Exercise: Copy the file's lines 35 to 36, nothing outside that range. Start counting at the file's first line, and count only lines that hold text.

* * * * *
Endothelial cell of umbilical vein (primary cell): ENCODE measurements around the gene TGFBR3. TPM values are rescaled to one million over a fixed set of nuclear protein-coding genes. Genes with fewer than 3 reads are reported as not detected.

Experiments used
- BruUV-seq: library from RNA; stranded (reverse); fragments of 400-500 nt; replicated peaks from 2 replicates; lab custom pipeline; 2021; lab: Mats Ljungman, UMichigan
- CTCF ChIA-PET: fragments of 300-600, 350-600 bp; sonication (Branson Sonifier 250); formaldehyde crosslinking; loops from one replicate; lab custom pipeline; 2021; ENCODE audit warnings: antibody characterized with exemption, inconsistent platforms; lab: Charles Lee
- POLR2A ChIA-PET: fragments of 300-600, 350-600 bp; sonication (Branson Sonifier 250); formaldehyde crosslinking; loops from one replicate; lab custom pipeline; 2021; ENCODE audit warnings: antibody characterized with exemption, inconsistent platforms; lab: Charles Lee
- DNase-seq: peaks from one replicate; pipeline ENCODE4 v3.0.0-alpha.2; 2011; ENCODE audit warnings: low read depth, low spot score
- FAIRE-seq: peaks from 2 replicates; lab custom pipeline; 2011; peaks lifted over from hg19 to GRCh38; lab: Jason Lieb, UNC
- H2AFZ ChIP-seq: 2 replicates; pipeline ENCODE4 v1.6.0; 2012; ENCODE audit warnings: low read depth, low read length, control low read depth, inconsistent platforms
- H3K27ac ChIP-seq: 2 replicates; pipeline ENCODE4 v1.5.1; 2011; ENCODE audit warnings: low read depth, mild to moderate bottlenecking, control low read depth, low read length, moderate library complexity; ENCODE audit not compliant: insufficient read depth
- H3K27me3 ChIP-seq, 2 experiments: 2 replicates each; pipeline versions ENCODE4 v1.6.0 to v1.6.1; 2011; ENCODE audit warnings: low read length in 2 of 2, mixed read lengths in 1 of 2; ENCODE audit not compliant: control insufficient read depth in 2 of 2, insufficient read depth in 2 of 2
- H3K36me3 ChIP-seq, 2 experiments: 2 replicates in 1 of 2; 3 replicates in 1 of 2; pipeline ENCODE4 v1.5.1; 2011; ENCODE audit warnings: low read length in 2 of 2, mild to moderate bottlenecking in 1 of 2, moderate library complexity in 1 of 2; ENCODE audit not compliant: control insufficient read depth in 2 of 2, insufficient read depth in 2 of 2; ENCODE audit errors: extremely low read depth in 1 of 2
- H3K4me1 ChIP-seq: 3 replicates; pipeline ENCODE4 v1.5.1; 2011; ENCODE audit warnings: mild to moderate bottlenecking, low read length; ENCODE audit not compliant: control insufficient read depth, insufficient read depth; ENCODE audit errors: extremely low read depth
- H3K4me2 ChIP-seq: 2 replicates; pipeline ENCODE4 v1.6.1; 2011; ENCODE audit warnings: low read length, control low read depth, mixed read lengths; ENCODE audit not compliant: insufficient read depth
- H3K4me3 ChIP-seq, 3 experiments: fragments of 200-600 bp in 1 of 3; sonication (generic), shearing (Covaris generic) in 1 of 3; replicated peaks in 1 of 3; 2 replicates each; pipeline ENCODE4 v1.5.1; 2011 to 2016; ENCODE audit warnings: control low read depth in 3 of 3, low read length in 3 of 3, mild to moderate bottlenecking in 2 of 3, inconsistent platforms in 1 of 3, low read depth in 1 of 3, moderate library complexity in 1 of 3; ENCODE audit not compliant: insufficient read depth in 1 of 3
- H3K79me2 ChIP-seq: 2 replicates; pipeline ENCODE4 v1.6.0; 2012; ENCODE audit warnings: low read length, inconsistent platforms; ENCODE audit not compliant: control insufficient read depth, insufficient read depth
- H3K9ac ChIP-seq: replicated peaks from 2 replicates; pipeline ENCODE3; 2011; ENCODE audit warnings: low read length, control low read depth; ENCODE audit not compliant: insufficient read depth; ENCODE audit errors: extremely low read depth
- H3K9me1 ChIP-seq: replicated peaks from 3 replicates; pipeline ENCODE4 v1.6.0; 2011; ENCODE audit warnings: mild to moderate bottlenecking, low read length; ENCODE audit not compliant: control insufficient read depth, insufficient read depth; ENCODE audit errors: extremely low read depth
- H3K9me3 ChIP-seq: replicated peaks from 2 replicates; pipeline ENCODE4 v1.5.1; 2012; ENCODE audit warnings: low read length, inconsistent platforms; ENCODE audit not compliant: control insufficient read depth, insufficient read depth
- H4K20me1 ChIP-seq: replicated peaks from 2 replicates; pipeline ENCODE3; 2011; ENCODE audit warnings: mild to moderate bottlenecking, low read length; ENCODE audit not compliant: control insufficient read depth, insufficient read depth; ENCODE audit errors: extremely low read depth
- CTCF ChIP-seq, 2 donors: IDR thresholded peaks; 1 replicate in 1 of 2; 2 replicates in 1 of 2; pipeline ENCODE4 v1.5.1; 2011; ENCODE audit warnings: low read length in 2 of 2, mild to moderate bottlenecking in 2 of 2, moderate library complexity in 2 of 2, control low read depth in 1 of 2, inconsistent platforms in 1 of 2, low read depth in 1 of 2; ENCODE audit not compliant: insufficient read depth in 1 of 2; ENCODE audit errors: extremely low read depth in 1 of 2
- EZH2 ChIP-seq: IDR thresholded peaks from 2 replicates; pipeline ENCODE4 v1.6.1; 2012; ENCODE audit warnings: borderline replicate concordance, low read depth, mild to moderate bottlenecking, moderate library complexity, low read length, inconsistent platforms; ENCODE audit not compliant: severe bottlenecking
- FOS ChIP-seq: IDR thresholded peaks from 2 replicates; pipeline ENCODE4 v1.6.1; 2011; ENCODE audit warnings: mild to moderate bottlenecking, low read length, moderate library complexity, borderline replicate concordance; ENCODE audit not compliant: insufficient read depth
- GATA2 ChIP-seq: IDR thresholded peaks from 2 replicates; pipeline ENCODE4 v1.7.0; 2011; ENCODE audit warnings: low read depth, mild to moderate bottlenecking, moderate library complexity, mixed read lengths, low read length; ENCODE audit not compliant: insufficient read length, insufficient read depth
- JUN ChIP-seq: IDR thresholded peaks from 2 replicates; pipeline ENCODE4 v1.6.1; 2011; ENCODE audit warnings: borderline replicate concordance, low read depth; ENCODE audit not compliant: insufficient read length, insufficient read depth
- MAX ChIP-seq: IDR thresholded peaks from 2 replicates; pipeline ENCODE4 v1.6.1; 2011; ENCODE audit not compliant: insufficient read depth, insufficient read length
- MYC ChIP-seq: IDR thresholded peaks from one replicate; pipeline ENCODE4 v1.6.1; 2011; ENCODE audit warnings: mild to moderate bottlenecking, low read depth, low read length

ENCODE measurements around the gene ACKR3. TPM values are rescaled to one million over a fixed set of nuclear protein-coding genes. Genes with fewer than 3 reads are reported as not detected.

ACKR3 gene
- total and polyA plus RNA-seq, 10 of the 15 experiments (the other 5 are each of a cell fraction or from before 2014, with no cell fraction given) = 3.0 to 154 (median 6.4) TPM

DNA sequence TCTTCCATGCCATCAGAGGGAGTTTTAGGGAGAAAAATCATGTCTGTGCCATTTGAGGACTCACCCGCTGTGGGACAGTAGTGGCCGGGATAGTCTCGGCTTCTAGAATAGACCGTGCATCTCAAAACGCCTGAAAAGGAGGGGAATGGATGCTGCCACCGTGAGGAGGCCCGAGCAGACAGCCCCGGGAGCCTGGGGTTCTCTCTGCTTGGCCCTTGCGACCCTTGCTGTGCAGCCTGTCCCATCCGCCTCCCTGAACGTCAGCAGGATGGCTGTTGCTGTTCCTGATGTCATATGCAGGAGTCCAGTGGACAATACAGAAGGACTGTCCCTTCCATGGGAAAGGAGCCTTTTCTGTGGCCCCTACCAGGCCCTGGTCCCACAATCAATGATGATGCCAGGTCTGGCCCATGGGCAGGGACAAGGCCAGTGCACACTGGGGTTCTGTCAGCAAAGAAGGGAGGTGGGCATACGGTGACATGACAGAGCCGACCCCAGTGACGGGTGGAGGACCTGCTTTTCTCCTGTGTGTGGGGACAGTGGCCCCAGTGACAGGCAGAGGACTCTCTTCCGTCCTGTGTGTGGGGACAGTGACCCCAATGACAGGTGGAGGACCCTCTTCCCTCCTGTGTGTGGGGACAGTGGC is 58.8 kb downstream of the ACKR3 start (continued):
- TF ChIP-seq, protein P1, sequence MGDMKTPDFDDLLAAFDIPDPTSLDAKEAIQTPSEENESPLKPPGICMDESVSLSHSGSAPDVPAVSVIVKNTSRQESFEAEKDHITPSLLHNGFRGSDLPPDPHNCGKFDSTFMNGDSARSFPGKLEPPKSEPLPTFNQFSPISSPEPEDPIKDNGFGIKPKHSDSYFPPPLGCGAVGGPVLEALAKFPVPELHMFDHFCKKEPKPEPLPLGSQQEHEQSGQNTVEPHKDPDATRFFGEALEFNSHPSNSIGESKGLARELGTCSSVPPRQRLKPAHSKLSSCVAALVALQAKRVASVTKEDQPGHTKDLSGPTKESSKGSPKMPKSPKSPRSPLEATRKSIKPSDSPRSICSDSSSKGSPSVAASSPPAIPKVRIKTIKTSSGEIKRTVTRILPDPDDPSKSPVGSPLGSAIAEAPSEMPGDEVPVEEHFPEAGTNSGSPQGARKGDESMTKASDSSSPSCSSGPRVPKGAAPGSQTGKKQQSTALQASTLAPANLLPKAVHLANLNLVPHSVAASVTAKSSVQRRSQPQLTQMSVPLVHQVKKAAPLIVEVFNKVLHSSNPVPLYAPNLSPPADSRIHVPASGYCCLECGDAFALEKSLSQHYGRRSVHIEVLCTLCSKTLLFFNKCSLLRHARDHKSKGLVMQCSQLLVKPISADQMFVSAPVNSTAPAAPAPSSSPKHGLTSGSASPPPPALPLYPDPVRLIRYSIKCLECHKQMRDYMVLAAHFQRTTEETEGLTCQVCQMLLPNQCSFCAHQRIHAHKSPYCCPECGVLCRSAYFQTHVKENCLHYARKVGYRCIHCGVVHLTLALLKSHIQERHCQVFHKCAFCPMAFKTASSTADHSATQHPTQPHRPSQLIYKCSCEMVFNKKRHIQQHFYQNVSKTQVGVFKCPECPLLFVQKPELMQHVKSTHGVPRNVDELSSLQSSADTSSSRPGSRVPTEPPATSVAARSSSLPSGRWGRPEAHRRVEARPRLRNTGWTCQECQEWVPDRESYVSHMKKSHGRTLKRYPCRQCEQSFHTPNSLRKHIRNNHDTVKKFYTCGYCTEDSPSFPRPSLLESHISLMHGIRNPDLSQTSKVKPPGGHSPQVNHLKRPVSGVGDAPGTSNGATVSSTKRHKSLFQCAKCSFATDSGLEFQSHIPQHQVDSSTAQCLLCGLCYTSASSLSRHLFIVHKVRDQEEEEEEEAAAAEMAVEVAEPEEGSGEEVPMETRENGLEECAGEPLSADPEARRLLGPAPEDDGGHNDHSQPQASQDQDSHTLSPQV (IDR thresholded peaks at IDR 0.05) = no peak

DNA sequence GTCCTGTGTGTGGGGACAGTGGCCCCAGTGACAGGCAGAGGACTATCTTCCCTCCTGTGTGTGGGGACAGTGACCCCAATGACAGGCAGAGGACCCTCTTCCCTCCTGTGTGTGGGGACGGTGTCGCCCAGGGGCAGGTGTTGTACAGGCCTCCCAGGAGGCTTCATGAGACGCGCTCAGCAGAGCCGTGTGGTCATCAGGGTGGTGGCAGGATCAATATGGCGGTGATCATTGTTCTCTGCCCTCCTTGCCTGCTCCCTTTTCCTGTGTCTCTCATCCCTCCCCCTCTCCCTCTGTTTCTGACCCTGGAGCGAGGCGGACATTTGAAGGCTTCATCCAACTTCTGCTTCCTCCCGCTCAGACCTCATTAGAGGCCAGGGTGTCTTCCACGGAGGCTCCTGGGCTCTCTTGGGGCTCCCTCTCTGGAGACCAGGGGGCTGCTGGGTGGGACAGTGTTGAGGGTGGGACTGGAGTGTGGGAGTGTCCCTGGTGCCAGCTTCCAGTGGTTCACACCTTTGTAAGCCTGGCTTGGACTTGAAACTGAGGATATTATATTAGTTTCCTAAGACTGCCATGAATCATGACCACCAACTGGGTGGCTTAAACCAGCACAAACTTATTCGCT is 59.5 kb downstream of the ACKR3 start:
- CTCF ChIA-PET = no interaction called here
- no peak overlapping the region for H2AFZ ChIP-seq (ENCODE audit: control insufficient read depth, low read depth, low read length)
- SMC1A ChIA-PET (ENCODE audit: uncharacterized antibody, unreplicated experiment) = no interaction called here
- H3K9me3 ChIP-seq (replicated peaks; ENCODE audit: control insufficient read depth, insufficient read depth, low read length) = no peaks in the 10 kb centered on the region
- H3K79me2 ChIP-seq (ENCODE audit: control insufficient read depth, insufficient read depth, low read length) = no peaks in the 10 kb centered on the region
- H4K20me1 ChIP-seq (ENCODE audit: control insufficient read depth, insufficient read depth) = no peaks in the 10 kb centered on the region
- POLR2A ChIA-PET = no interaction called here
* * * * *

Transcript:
- SMC1A ChIA-PET (ENCODE audit: uncharacterized antibody, unreplicated experiment) = no interaction called here
- H3K9me3 ChIP-seq (replicated peaks; ENCODE audit: control insufficient read depth, insufficient read depth, low read length) = no peaks in the 10 kb centered on the region